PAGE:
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. 2017 Jan 19;8:14126.
doi: 10.1038/ncomms14126.

The Impact of microRNAs on Transcriptional Heterogeneity and Gene Co-Expression Across Single Embryonic Stem Cells

Free PMC article

The Impact of microRNAs on Transcriptional Heterogeneity and Gene Co-Expression Across Single Embryonic Stem Cells

Gennaro Gambardella et al. Nat Commun. .
Free PMC article


MicroRNAs act posttranscriptionally to suppress multiple target genes within a cell population. To what extent this multi-target suppression occurs in individual cells and how it impacts transcriptional heterogeneity and gene co-expression remains unknown. Here we used single-cell sequencing combined with introduction of individual microRNAs. miR-294 and let-7c were introduced into otherwise microRNA-deficient Dgcr8 knockout mouse embryonic stem cells. Both microRNAs induce suppression and correlated expression of their respective gene targets. The two microRNAs had opposing effects on transcriptional heterogeneity within the cell population, with let-7c increasing and miR-294 decreasing the heterogeneity between cells. Furthermore, let-7c promotes, whereas miR-294 suppresses, the phasing of cell cycle genes. These results show at the individual cell level how a microRNA simultaneously has impacts on its many targets and how that in turn can influence a population of cells. The findings have important implications in the understanding of how microRNAs influence the co-expression of genes and pathways, and thus ultimately cell fate.


Figure 1
Figure 1. Single-cell sequencing of mESC transfected with either miR-294 or let-7c.
(a) Scheme of the bioinformatics and statistical pipeline for single-cell sequence analysis. Briefly, (i) reads are aligned with TopHat software and then (ii) cells with low coverage or with no evidence of miRNA transfection are removed and (iii) finally non-expressed genes are filtered out. Remaining genes are used (iv) for downstream analysis. Details provided in material and methods section. (b) ES distribution of miR-294 target genes across miRNA transfected, Dgcr8−/− or WT cells. (c) PCA analysis on filtered and normalized data showing individual cells colour coded by condition. The PCA analysis separates cells according to their condition. (d) Average expression of 16 pluripotency/differentiation markers in each condition.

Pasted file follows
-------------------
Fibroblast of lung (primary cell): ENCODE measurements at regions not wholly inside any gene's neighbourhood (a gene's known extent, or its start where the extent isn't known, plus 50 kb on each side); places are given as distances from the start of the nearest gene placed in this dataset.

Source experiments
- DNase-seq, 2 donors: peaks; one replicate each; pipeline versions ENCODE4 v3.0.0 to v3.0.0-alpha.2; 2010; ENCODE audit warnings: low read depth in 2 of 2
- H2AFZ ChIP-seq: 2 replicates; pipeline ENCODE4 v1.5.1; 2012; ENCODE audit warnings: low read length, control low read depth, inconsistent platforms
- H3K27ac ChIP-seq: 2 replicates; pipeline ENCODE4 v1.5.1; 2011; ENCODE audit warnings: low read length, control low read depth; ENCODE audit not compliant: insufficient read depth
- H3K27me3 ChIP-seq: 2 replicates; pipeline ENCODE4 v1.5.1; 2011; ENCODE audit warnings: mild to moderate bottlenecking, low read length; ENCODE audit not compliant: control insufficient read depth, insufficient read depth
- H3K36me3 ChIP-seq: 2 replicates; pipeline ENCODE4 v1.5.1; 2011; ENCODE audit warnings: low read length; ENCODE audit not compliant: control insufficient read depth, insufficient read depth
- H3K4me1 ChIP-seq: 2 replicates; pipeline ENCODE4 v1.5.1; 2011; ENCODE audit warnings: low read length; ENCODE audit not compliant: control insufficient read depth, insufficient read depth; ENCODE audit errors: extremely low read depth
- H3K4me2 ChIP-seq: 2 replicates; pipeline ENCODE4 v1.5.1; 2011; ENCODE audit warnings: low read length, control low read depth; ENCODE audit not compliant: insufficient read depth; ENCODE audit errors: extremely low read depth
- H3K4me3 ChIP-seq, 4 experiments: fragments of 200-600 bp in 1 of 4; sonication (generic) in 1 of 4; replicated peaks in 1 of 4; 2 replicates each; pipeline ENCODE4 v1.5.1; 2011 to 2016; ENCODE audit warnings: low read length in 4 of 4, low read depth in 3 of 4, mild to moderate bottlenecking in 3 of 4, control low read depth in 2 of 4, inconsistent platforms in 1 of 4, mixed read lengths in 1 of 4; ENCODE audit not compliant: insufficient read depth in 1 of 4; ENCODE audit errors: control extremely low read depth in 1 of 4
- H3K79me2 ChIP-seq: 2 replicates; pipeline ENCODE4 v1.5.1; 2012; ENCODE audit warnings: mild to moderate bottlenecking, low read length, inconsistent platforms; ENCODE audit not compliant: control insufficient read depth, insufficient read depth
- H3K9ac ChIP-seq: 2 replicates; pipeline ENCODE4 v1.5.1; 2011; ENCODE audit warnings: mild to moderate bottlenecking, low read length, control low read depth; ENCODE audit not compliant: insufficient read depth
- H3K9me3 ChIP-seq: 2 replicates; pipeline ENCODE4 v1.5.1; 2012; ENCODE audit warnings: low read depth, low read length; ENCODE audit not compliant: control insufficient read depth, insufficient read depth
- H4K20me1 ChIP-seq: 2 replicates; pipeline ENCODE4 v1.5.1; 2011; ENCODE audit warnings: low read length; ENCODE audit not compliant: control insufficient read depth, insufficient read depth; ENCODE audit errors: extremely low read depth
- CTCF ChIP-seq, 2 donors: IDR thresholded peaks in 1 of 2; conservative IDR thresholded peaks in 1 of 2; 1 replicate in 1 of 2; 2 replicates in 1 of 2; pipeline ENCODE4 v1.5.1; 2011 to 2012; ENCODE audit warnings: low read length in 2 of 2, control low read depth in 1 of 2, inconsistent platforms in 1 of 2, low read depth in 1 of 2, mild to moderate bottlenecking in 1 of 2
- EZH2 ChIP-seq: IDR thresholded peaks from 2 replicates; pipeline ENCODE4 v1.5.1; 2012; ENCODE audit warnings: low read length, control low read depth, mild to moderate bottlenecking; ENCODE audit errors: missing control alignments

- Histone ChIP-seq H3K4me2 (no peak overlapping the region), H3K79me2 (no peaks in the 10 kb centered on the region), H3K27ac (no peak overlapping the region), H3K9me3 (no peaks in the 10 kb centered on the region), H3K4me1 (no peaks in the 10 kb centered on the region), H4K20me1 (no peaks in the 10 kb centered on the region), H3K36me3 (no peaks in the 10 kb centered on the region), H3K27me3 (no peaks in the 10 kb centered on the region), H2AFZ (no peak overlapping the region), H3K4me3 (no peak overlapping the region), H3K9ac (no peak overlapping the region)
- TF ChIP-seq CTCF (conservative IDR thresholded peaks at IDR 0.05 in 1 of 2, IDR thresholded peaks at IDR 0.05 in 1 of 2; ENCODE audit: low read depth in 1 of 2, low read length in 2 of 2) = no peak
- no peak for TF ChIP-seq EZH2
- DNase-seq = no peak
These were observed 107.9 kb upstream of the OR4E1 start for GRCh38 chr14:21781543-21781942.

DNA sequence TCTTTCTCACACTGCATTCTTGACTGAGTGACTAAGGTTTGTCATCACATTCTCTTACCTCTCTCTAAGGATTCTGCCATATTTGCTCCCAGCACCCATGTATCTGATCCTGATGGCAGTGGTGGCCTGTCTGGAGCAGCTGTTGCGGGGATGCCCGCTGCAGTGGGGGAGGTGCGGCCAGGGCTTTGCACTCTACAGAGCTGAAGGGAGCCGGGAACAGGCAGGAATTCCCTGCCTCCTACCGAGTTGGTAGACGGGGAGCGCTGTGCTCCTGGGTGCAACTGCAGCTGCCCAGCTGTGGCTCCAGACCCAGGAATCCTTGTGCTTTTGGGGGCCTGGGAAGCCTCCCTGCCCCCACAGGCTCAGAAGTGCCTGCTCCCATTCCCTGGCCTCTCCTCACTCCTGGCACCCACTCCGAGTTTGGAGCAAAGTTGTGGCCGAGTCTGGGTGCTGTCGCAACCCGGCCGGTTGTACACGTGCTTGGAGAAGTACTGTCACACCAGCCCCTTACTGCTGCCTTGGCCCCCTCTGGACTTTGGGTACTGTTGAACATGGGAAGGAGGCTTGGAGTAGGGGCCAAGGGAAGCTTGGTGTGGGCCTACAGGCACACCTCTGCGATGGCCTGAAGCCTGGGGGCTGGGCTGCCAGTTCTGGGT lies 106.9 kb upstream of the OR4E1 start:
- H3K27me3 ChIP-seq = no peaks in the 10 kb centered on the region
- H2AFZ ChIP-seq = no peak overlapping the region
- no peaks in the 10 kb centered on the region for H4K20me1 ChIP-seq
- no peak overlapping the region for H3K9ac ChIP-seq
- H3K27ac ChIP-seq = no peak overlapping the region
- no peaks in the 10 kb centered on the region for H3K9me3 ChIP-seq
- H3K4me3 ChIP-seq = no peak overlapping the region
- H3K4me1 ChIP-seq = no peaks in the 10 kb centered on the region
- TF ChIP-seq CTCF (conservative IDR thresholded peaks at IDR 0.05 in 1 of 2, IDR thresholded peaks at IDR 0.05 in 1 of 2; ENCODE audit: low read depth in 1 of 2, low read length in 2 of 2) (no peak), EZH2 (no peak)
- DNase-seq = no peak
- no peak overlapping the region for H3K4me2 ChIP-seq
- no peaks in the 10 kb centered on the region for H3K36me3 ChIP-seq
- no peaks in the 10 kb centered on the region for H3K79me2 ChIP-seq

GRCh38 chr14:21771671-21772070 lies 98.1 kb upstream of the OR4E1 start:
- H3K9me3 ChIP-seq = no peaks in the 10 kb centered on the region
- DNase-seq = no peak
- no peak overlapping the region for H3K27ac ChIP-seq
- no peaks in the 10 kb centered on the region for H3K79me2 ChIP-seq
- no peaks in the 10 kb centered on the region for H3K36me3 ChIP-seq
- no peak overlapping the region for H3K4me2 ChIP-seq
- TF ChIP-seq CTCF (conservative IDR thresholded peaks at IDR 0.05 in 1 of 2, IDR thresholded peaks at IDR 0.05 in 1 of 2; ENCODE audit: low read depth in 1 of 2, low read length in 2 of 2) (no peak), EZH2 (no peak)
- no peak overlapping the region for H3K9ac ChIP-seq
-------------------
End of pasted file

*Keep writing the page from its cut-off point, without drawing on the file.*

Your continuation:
Figure 2
Figure 2. Differential gene expression of mESC transfected with either miR294 or let-7c.
(a) Volcano plots showing expression fold change of mean across cells in each condition on x axis and -log10(FDR) on y axis. Individual cells within a condition were treated as repeats for differential expression analysis. Significantly differentially expressed miRNA targets (FDR <10%) for miR-294 and let-7c identified in previous population-based array experiments are highlighted as black triangles and P-values for the enrichment analysis is shown in upper left corner. miR-294 and let-7c targets are similarly highlighted in Dgcr8−/− versus WT mESC comparison. Conversely to let-7c, miR-294 is broadly expressed in mESC and its targets are significantly upregulated in miRNA-deficient Dgcr8−/− cells versus WT mESC. (b) Identification of discriminant processes between miR-294 and let-7c-transfected cells. Pathways are sorted according to their relevance by mean of the frequency they were selected by the RFE method to correctly assign a cell to its category. Only pathways selected at least in 10% of 1,000 trials are shown.
Figure 3
Figure 3. Cell-cell correlations within Dgcr8−/− and Dgcr8−/− transfected with either miR294 or let-7c.